Trends & Lessons from Recent ACCC Litigations: Practices to Avoid

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In its most recent annual report, the Australian Competition and Consumer Commission identified enforcement priorities for 2017. While some of these are of more obvious importance to small NSW enterprises, all are relevant because they affect the environment within which small businesses operate.


These priorities also suggest some active steps that businesses should take to stay within both the spirit and the letter of the Competition and Consumer Act 2010, not coincidentally avoiding scrutiny.


Enforcement priorities


The latest report defines broad policy goals and then lists both enduring and current priorities. Among its enduring priorities are cartel conduct causing detriment in Australia; anti-competitive agreements and practices; the misuse of market power; and product safety issues which have the potential to cause serious harm to consumers, especially those who are vulnerable or disadvantaged, including Indigenous consumers living in remote areas. The thread that holds it all together is a focus on business-to-business behaviour.


Newly under the microscope are issues arising within:

  • the agriculture sector;
  • the commercial construction sector;
  • private health insurance;
  • new car retailing, including responses by retailers and manufacturers to consumer
  • guarantee claims;
  • broadband speed and performance claims;
  • consumer guarantees, including those provided by the airline industry;
  • country of origin labelling laws;
  • new excessive payment surcharge laws;
  • commission-based sales business models;
  • unsafe products introduced into Australia via internet platforms;
  • protection of small business under the Franchising Code, the Food and Grocery Code, the Horticulture Code, and the new unfair contract terms law.


There is no reason to breathe a sigh of relief simply because your business is not a large multi-national enterprise, like many engaged in the airline industry or automobile manufacturing industry. In last year’s Flight Centre decision, for example, the ACCC prevailed in its enforcement action against a travel agency, accused of anti-competitive practices in its dealings with several international airlines. It was Flight Centre, not Singapore Airlines, that got swept up in the enforcement net.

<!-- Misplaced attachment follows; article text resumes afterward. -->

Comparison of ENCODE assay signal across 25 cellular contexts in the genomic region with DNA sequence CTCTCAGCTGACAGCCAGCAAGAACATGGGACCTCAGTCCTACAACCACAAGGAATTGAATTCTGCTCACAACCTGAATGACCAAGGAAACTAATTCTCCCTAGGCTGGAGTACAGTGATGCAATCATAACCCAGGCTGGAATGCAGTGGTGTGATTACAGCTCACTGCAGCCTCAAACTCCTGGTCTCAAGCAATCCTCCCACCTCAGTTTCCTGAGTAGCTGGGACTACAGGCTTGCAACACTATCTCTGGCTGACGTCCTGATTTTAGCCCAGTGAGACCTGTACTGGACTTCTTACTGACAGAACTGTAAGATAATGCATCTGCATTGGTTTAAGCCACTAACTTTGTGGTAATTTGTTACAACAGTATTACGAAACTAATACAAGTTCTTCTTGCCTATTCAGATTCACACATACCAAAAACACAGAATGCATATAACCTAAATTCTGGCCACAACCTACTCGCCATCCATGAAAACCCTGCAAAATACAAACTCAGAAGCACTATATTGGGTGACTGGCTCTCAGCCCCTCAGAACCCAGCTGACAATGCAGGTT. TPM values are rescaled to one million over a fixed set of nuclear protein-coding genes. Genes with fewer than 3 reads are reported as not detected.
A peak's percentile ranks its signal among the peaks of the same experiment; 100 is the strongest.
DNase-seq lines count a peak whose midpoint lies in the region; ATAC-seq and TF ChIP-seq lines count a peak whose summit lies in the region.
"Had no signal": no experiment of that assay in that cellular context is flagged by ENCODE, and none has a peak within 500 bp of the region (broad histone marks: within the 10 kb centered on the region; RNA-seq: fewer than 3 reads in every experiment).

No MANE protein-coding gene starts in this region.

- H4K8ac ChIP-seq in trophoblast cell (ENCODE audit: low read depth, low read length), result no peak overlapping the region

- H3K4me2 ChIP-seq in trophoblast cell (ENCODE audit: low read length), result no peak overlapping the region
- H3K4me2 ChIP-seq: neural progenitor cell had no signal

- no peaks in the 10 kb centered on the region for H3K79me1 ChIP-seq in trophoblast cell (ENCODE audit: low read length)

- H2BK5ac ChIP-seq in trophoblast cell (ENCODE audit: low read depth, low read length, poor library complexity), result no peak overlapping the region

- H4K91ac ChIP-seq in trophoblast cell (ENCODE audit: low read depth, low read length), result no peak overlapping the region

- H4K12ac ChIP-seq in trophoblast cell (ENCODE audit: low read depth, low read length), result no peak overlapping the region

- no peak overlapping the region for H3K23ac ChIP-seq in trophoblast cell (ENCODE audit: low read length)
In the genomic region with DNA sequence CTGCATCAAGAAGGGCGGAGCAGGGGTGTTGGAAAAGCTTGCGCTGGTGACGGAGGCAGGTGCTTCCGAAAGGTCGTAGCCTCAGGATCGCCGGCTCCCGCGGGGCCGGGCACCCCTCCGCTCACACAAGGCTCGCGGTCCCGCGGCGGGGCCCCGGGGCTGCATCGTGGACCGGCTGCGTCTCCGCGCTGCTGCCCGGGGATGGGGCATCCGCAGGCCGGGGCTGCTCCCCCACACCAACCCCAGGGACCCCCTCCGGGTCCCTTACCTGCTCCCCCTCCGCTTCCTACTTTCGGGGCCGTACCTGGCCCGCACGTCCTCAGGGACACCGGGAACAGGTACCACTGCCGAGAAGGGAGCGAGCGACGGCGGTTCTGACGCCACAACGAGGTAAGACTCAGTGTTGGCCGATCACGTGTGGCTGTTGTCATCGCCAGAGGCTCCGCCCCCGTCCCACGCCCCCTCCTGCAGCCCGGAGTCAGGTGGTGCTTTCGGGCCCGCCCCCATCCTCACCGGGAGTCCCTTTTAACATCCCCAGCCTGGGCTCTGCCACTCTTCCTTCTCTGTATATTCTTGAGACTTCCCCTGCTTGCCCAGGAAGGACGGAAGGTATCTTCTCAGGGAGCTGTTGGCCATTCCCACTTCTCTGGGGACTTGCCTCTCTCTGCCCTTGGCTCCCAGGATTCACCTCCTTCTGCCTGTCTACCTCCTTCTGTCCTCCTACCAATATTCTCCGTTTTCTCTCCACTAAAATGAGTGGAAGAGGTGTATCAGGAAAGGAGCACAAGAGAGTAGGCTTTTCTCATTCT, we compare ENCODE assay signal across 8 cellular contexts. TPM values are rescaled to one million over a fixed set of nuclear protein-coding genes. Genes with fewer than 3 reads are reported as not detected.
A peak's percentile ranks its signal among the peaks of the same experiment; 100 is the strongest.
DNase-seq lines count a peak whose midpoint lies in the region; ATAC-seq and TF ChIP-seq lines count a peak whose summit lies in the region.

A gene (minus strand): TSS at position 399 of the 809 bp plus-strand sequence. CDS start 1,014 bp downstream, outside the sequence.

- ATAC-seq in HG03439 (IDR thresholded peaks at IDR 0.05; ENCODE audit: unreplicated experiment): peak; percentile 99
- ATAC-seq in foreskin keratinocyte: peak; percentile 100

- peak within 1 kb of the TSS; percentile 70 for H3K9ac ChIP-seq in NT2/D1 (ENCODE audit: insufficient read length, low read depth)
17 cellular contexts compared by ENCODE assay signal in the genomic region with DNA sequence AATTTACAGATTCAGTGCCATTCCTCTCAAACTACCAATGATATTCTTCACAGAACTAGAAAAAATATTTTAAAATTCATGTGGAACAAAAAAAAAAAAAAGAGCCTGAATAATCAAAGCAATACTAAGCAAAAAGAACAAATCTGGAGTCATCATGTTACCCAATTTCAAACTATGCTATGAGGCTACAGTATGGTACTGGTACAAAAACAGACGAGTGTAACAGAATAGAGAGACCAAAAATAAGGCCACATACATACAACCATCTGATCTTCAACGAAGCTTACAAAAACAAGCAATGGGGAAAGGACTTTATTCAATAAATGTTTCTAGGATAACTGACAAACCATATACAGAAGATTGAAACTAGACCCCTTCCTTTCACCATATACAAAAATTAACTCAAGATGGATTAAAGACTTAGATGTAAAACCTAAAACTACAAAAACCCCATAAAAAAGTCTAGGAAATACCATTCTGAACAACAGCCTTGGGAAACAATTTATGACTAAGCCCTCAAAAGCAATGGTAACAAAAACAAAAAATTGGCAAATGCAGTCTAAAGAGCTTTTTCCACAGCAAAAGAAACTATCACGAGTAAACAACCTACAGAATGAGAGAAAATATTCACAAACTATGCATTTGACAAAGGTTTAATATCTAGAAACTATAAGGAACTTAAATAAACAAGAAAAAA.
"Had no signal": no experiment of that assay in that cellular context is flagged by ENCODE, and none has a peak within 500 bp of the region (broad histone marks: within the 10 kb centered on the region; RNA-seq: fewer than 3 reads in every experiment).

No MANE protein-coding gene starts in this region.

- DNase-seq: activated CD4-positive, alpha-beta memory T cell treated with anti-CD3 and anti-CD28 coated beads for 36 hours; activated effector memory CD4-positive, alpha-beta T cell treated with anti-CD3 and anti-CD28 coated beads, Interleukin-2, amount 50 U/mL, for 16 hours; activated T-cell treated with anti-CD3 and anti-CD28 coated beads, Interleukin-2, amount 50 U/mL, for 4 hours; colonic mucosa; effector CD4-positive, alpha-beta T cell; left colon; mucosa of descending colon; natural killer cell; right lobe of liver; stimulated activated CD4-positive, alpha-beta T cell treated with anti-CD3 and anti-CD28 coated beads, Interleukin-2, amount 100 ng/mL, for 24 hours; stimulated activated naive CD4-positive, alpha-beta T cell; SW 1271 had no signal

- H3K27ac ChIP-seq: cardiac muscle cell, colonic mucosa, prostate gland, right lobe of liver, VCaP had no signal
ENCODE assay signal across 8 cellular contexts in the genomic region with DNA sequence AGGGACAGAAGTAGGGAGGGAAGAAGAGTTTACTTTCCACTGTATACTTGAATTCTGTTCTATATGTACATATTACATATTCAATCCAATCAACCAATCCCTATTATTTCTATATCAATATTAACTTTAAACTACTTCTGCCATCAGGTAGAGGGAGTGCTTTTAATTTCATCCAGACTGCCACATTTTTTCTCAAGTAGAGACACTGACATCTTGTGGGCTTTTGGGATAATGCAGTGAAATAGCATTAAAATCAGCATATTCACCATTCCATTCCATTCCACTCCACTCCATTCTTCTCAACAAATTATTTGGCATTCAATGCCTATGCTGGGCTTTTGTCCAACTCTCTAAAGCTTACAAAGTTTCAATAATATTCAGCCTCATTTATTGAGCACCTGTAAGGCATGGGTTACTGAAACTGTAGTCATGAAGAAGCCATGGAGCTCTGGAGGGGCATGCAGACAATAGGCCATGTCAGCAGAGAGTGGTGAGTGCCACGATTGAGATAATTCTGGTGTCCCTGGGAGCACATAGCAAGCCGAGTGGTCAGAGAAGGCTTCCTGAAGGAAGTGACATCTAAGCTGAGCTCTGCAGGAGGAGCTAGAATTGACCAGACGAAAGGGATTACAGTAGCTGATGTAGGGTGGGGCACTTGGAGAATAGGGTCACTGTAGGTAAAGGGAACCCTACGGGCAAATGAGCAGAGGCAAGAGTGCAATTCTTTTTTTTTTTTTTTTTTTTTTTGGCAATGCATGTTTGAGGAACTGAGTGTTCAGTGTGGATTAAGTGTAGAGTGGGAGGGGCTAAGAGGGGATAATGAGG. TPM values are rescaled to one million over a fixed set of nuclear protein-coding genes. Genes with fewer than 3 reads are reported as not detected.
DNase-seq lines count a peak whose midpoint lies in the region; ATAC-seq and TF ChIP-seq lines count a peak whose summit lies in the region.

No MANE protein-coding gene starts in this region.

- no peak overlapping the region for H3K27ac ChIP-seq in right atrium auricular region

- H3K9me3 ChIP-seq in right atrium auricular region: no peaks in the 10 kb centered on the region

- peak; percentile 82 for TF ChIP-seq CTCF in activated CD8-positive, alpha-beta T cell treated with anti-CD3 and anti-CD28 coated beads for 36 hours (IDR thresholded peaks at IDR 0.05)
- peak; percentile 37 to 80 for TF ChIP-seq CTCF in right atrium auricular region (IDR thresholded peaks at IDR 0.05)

Practical steps

There are four important steps a business can take to avoid inadvertently becoming the target of an ACCC investigation:


Conduct regular risk audits


It is important to have a process in place to identify exposure risks for anti-competitive behavior. Does your business have protocols in place for information sharing at trade meetings, for example? Frequent complaints about a particular issue might signal potential risks under competition or consumer law. Do not hesitate to seek legal advice when a potential risk is identified. Prevention may be much cheaper than defending against enforcement action, and as evidence of good intent, may reduce any penalty.


Establish and maintain a compliance program


An internal compliance program is the first line of defense, but it is important to ensure that it is consistently and effectively implemented. Training in the requirements of the law should be provided regularly to new and existing staff.


Review internal processes, protocols and record keeping


In the event your business receives an ACCC inquiry, the best response is timely and complete. Keep in mind that many anti-competitive enforcement actions involve some element of intent. Record keeping that demonstrates that a particular practice occurred in the normal course of business may support a company’s position that it was undertaken for lawful purposes, for example.


Stay current with changes in the law


Although the ACCC’s general focus may remain the same over time, particular targets may change, as the newest ACCC annual report makes clear.


At Owen Hodge Lawyers, we look forward to helping you to make sure that your business complies with the changing focus of competition and consumer law. Please call us at your earliest convenience at 1800 770 780 to schedule a consultation about the new ACCC enforcement litigation and the steps you can take to ensure that your business stays in compliance.


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